LAWRENCEVILLE, N.J. (WTXF) - A local mother wants to make sure no other family feels the pain hers has had to endure. Her son committed suicide, but no one realized he was in trouble. So she's on a mission to drive a much-needed conversation about depression.
Rachelle St. Phard describes her son Coby as "the kid everyone liked."
"He went out of his way to make other people feel good," Rachelle said. "Unfortunately, what we didn't realize is that some of that outgoingness was him holding something inside."
Nothing about Rachelle's stable Mercer County community would ordinarily trigger suspicion of depression at play. And that's exactly the point.
"Withdrawing, giving your things away, staying in your room, those kinds of things. None of those things were Coby at all," Rachelle said.
Without warning, Coby's family found itself dealing with the type of pain most pray they never have to endure.
In 2016, police arrived at the family's home one evening around midnight. Officials told them Coby had jumped in front of a train.
The unexpected nature of the tragedy hit Rachelle particularly hard.
Now, she has committed to educate and protect other parents from experiencing similar pain.
"We need to talk to our kids about suicide and suicidal thoughts and mental health even before they get in crisis," Rachelle said.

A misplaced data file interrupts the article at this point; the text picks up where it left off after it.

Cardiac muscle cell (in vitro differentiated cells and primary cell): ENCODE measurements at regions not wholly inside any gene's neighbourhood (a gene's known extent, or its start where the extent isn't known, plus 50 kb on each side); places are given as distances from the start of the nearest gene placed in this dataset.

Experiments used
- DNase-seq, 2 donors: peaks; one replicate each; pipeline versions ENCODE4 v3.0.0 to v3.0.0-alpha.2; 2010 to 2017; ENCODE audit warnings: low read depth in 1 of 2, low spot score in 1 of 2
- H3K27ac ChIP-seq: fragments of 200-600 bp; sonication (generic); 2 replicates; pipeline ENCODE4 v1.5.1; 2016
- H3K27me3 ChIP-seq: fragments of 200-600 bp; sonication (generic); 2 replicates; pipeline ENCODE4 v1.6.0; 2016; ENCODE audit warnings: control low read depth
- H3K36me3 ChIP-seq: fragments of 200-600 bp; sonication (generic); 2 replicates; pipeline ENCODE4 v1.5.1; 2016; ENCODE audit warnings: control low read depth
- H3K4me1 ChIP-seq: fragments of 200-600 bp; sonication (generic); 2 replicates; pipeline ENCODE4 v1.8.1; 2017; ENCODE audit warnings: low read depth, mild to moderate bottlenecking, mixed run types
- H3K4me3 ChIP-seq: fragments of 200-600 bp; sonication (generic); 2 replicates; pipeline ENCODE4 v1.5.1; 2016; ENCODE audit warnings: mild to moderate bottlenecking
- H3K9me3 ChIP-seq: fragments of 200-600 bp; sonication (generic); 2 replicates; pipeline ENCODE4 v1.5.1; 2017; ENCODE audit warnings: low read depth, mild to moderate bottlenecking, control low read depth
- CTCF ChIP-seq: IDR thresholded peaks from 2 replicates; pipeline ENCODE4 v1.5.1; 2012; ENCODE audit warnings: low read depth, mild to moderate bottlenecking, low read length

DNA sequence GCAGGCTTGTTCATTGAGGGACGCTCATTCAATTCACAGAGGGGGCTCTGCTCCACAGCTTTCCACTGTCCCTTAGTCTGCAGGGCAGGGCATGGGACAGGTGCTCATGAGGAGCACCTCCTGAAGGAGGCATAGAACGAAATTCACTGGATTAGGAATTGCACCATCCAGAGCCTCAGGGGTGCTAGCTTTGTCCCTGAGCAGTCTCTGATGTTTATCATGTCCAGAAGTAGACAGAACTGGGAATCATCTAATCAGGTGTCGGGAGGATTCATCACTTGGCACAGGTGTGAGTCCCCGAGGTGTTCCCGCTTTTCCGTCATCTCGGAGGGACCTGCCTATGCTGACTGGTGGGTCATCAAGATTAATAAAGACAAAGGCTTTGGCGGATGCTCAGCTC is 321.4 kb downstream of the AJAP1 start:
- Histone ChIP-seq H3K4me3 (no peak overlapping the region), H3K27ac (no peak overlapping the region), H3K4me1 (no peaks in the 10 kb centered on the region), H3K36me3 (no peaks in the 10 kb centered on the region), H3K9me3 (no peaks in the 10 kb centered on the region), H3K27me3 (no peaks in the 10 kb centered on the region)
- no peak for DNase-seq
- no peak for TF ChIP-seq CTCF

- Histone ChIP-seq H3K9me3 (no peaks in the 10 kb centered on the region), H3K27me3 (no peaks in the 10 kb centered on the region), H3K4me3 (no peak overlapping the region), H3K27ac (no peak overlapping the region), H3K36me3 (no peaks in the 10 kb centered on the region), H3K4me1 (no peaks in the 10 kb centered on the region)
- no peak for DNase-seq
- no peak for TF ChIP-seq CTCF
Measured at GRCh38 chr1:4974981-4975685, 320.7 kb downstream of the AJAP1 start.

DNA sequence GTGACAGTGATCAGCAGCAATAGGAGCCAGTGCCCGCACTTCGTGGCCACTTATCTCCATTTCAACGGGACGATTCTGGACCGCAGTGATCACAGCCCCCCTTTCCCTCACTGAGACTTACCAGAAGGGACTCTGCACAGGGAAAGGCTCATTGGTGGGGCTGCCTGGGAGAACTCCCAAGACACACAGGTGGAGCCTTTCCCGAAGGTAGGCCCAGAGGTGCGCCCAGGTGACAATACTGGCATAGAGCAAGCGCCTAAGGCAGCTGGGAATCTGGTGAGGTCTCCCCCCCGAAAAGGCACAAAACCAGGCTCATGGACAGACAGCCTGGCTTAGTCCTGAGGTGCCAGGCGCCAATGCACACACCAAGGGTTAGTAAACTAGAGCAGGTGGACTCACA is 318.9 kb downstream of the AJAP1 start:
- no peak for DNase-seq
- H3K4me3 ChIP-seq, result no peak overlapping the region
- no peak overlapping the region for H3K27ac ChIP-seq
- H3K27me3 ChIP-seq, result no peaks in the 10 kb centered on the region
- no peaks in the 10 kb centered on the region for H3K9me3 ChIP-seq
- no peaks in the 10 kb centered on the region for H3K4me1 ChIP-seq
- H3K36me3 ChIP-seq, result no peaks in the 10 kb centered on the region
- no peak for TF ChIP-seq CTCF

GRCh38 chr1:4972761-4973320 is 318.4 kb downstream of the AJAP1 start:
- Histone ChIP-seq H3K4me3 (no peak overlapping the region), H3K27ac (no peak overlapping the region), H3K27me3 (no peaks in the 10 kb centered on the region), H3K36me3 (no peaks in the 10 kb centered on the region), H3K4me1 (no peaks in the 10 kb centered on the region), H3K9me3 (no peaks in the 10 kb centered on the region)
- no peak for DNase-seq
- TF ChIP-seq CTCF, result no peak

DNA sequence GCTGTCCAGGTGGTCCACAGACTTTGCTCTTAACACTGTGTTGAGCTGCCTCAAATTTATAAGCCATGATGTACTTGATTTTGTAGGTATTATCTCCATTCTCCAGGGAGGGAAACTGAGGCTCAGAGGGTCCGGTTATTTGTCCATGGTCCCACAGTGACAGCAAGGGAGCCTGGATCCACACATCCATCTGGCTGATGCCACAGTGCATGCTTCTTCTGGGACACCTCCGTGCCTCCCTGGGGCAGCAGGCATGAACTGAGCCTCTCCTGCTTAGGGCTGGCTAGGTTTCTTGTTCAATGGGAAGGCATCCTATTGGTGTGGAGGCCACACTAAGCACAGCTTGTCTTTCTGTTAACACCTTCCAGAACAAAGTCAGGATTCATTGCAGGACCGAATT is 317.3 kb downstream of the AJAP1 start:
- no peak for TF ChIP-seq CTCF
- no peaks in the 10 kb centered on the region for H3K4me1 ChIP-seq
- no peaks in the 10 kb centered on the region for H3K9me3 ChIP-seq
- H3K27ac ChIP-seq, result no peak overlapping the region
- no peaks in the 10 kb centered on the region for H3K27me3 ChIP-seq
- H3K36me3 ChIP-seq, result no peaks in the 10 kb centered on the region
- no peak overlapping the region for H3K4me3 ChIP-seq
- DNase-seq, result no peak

In her new role as a spokesperson for suicide and mental health awareness, Rachelle started a non-profit to honor her son: The Fly High Coby fund.
The organization aims to provide scholarships to high school seniors, promote suicide prevention and raise awareness of mental health issues.
Rachelle is also working with Senator Richard Codey's foundation, The Codey Fund for Mental Health, to kickstart a statewide task force and train school personal on issues surrounding mental health.
Rachelle hopes that the memory of a smiling, popular teen with a supportive family, who also happened to suffer from depression, helps change the way we understand and treat mental illness.
For Goodness Sake.